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The 'disappearing' hen harriers reflect a broken monitoring system

Hen harrier populations have been increasing rapidly in range and numbers in recent years, largely due to the success of the brood management scheme. The law surrounding hen harriers is so strict that even a hiker or, perhaps as is more likely, a fell runner, inadvertently stepping too close to a nest will land the individual in hot water and probably the dock of the local magistrate’s court.

If you are a gamekeeper and want to feed the parent harrier to make sure you don't get blamed if the chicks die you must obtain a battery of consents from Natural England. If there is any deviation from these consents, then the heavens tend to come crashing down on your head.

This approach seems fair enough: hen harriers are still rare and do require protection from persecution and disturbance. Those that work around hen harriers, such as gamekeepers, farmers, and shepherds, follow strict guidelines set to them.

You would expect Natural England to apply the same level of control and scrutiny to everyone whose business or hobbies may interact with nesting hen harriers. Yet, oddly if not surprisingly, that appears not to be the case.

The powers that enable people to approach, and interfere with, the nest of a Schedule 1 bird, which is the highest category of protection are hedged in with consents and the extreme application of the precautionary principle by NE, where estates, farmers, and gamekeepers are concerned.

The power to decide who can approach a hen harrier nest for the purpose of monitoring them, ringing the chicks, catching them in nets, fitting them with tracker harness, weighing the eggs and chicks, and, perhaps strangest of all, taking the eggs home when they decide that they won't hatch, has apparently been delegated in its entirety to the BTO.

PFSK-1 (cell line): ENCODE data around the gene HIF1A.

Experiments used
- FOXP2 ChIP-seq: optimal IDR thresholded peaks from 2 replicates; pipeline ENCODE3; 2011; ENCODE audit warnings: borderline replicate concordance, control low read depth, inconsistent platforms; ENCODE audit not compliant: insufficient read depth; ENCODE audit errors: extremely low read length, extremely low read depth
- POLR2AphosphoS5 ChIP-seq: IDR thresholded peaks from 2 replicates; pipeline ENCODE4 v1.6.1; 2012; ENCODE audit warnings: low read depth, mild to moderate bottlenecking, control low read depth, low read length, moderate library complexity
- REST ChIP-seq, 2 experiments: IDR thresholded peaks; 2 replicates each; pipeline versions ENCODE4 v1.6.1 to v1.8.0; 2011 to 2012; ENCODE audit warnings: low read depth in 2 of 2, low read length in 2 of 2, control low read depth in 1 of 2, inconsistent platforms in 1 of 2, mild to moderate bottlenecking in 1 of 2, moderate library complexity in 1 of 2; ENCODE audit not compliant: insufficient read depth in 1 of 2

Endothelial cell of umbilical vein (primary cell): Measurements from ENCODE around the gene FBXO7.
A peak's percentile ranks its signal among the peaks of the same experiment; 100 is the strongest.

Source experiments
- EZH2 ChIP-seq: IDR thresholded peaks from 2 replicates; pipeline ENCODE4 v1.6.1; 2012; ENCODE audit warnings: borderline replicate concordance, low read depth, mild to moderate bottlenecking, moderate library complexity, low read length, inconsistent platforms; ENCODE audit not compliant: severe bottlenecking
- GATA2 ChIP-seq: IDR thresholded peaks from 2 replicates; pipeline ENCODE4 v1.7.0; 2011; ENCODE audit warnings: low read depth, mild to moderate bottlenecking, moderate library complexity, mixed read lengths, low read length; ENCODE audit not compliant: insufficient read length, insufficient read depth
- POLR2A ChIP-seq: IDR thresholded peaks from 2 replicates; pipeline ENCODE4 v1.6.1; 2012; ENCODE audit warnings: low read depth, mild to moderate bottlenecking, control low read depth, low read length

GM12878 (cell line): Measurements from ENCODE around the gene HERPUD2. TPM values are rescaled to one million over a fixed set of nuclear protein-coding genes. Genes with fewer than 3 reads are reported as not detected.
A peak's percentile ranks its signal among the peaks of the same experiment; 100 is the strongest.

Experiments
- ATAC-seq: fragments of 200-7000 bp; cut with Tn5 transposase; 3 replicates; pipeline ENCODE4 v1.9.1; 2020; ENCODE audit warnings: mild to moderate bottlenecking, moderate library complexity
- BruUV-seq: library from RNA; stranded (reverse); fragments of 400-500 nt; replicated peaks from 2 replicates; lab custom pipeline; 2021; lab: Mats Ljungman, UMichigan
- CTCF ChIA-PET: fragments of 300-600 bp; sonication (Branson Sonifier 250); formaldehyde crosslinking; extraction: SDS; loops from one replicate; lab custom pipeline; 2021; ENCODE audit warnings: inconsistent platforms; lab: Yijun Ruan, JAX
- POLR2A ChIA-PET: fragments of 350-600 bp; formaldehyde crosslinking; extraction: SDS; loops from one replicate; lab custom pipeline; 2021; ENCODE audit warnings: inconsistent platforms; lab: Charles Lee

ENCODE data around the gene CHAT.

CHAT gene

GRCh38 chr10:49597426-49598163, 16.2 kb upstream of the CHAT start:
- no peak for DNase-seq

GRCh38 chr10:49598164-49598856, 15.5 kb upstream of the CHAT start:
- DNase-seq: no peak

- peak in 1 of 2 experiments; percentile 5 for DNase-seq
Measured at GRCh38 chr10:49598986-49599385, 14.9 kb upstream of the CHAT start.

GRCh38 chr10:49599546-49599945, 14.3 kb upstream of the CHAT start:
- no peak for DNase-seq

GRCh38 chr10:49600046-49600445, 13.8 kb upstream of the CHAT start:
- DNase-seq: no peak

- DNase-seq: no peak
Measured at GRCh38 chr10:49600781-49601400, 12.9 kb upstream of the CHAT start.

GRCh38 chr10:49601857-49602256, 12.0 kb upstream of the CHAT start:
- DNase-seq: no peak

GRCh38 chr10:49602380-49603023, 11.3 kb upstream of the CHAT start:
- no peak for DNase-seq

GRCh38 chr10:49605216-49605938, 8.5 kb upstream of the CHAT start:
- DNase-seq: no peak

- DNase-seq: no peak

So unlike the rest of humanity, if BTO delegates its powers to you, you are apparently free of the application of the precautionary principle, or scrutiny, or any duty to report anything you don't want to. And because BTO is not a government agency, no one can get any information you don't want to make public, because they are excluded from the provisions of the Freedom of Information Act.

Even more surprising these powers and freedoms can then be dished out to friends, who are then free to do what they want, without any duty to tell anyone anything. You don't even need to inform NE what you are doing, let alone ask permission or go to the trouble of getting a consent. Does anyone find this surprising?

Well, of course you can trust raptor workers not to make mistakes or take liberties. They would never do anything to compromise the safety of a hen harrier chick. Would they?

If something went wrong, they would be the first to tell the world. Wouldn't they? In all the years that this system has been working apparently not a single thing has ever gone wrong. That may indicate two things: one, that these wonderful people are uniquely competent, unlike the rest of us, or two, that they don't tell the world when things go wrong.

But we can never know, and bizarrely, neither can NE, because they don't have to tell anyone anything. They don't have to tell the people whose land they find a nest on that the nest is there, or the shooting tenant, or the gamekeeper, or the farming tenant or the shepherd, or NE or anyone.

When they find a nest it is up to them how often they visit, how close they get, when they go into put standard rings on, when they go in again to put colour rings on, when they go with their landing nets to chase the chicks about and put trackers on them, who to take with them, which friends and which TV crew and when to report what, if anything.

That brings us to the next extraordinary thing. All this is possible because NE delegates its powers to the BTO and the BTO delegates its powers to individuals, who can then delegate again to anyone they like.

But when NE delegated these powers it forgot, or didn't bother, to require this extraordinary chain to tell them what they find as a result. So the raptor workers can decide what they tell the world and what they don't, and NE can, apparently, do nothing about it.